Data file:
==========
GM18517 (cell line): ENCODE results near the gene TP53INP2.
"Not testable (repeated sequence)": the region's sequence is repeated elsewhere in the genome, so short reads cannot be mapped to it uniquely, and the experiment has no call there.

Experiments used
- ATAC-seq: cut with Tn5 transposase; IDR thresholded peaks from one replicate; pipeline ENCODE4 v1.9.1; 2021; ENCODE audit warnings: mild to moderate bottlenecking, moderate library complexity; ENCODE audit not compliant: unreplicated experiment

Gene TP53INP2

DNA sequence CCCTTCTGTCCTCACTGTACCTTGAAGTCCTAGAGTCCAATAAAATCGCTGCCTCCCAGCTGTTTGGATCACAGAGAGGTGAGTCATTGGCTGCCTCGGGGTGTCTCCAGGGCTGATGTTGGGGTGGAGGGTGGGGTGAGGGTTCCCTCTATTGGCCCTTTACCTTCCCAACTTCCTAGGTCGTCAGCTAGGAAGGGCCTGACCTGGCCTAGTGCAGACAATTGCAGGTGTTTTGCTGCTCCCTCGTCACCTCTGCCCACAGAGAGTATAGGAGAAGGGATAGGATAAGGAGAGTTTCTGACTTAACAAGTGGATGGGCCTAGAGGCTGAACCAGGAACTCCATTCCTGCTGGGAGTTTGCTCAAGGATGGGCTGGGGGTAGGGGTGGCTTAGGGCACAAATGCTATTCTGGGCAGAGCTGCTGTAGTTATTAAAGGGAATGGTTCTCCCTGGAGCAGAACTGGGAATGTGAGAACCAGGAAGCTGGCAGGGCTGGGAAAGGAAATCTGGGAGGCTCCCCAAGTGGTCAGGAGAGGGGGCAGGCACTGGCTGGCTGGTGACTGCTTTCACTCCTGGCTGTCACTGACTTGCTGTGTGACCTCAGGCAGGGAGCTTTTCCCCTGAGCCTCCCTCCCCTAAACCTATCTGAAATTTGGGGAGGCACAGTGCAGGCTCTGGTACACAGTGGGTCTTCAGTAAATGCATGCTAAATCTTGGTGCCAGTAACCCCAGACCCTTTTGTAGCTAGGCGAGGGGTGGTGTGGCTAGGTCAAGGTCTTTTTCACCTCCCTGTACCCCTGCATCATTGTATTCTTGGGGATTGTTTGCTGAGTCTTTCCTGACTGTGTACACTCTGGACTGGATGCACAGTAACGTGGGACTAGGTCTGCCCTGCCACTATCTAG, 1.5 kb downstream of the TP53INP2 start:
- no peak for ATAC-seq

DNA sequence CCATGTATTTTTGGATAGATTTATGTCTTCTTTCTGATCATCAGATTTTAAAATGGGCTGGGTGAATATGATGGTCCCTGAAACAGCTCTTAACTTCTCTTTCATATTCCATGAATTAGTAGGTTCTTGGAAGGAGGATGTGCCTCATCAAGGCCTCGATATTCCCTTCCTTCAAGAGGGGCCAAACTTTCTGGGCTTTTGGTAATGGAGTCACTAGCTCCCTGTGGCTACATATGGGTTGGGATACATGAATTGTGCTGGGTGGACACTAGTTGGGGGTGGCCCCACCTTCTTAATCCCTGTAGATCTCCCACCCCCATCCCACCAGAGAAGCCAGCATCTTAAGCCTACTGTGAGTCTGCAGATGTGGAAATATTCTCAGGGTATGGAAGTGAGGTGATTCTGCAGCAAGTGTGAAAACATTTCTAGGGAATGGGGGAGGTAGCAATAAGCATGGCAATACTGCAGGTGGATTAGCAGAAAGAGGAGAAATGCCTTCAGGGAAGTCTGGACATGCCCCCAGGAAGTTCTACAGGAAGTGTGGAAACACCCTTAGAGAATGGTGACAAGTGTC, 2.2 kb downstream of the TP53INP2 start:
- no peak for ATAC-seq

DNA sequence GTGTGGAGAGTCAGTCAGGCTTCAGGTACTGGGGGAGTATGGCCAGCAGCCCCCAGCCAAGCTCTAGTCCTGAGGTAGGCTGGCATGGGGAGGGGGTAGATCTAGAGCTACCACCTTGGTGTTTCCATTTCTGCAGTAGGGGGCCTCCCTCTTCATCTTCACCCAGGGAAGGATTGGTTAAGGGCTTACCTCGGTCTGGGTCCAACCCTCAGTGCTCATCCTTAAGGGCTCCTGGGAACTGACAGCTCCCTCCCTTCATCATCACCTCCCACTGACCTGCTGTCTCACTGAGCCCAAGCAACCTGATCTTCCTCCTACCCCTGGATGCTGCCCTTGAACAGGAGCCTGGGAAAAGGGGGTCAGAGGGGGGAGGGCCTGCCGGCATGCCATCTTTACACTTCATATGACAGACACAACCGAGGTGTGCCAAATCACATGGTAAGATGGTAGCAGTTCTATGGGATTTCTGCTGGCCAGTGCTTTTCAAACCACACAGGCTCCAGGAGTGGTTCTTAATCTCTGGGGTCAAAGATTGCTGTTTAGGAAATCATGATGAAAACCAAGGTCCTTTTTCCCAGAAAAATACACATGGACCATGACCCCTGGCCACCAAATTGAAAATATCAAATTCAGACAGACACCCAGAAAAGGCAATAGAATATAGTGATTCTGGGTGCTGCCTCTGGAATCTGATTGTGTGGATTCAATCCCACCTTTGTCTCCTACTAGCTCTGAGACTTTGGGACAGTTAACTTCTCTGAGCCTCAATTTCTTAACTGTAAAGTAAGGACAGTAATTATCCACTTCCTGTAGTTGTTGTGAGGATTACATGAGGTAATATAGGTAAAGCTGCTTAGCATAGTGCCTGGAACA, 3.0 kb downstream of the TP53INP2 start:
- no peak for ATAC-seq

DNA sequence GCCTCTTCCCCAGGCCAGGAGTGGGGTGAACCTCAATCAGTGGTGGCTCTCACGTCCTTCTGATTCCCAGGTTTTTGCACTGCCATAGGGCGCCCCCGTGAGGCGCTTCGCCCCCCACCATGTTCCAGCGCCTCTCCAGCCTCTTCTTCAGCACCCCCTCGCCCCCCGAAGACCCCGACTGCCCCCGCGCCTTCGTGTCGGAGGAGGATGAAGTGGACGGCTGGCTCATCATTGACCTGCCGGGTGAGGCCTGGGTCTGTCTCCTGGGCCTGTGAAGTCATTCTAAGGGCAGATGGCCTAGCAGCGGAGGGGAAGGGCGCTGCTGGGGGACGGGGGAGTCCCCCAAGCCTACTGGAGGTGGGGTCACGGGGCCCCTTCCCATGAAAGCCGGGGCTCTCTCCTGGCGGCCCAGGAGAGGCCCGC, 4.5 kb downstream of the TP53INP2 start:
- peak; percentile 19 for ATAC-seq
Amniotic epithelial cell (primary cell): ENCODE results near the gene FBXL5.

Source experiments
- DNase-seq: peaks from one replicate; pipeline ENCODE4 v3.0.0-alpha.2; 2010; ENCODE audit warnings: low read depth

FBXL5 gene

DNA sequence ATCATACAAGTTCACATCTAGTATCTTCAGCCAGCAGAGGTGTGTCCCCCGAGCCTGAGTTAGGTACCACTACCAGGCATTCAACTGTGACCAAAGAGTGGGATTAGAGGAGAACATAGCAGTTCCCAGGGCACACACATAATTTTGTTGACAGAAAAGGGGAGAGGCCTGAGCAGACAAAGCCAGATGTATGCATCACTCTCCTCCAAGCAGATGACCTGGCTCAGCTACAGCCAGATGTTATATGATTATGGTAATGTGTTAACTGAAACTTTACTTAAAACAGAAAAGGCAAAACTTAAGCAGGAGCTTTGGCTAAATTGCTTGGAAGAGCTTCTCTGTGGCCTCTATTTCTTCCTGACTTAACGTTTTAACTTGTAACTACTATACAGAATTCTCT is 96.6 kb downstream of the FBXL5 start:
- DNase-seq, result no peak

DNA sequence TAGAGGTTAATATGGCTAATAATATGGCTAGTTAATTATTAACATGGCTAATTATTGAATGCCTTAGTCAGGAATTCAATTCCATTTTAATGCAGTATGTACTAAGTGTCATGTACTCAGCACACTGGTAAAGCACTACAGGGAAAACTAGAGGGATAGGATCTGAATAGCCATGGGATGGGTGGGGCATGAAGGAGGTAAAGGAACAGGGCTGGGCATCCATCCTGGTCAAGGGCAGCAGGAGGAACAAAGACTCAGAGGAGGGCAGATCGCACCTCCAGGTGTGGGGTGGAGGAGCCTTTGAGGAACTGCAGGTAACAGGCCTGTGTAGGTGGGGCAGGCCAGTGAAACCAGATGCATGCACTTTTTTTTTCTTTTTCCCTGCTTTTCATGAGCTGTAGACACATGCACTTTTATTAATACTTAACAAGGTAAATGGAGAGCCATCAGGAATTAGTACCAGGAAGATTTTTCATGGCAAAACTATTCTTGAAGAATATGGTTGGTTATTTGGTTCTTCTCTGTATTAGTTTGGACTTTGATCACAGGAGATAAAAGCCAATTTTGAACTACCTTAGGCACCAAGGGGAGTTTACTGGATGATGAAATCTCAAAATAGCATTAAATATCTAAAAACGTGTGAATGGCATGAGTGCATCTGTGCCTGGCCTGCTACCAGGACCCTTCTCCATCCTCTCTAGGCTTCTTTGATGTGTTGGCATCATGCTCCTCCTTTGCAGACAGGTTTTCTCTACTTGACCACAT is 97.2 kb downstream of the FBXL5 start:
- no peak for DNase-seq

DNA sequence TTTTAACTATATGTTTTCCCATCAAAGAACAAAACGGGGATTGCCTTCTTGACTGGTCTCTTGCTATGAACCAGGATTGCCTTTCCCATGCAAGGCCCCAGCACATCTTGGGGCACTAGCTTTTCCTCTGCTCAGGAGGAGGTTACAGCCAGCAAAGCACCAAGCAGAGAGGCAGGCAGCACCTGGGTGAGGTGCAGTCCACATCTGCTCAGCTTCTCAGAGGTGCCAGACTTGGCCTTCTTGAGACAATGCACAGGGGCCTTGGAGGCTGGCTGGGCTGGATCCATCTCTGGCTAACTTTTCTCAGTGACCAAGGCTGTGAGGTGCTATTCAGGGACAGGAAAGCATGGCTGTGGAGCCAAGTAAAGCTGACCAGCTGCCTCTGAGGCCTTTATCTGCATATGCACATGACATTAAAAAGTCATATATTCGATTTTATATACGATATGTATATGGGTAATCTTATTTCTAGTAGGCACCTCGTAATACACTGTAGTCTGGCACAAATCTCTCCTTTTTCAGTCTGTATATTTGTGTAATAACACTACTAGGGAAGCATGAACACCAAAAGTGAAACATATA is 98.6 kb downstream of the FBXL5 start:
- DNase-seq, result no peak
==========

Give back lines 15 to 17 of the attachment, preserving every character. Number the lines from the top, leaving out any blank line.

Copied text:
Source experiments
- DNase-seq: peaks from one replicate; pipeline ENCODE4 v3.0.0-alpha.2; 2010; ENCODE audit warnings: low read depth

FBXL5 gene